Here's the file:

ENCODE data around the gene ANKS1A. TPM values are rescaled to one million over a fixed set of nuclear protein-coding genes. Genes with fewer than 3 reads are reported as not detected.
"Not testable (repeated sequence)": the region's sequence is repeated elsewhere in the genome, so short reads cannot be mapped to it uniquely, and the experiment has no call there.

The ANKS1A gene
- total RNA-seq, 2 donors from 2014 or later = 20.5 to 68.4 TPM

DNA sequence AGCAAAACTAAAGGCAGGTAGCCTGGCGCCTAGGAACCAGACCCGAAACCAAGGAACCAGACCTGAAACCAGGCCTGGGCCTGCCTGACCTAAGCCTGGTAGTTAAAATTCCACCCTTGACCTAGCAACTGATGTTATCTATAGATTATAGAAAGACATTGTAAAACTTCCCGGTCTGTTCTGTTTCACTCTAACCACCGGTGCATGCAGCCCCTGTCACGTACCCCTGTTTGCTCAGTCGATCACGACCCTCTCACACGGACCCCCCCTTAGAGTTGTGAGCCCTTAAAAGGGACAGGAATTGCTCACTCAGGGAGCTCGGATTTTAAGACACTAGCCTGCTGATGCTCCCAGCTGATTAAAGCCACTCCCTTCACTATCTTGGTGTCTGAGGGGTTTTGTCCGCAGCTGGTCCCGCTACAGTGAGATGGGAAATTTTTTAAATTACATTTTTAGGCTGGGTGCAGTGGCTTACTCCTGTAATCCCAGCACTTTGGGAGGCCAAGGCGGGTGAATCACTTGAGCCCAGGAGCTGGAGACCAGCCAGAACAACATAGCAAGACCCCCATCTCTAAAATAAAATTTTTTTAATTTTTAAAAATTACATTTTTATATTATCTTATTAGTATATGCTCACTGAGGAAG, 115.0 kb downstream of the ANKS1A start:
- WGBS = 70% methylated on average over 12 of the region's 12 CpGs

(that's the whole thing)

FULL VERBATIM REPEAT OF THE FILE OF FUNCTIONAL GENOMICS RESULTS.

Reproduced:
ENCODE data around the gene ANKS1A. TPM values are rescaled to one million over a fixed set of nuclear protein-coding genes. Genes with fewer than 3 reads are reported as not detected.
"Not testable (repeated sequence)": the region's sequence is repeated elsewhere in the genome, so short reads cannot be mapped to it uniquely, and the experiment has no call there.

The ANKS1A gene
- total RNA-seq, 2 donors from 2014 or later = 20.5 to 68.4 TPM

DNA sequence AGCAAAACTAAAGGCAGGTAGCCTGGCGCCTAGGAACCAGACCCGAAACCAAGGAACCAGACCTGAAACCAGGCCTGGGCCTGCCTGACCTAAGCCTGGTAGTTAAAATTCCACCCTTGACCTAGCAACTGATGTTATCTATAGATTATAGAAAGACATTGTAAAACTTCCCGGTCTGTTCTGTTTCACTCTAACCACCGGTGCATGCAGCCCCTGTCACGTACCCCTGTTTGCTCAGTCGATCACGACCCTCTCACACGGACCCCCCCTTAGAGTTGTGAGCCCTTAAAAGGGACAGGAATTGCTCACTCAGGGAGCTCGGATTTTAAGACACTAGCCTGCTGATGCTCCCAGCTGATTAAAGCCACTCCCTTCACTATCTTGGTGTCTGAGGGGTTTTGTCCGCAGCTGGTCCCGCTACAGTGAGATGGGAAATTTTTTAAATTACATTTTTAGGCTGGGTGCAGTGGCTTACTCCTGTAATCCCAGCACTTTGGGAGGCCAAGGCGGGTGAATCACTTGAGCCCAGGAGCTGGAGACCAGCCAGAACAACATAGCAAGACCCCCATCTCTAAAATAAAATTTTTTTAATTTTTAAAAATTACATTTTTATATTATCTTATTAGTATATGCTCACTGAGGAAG, 115.0 kb downstream of the ANKS1A start:
- WGBS = 70% methylated on average over 12 of the region's 12 CpGs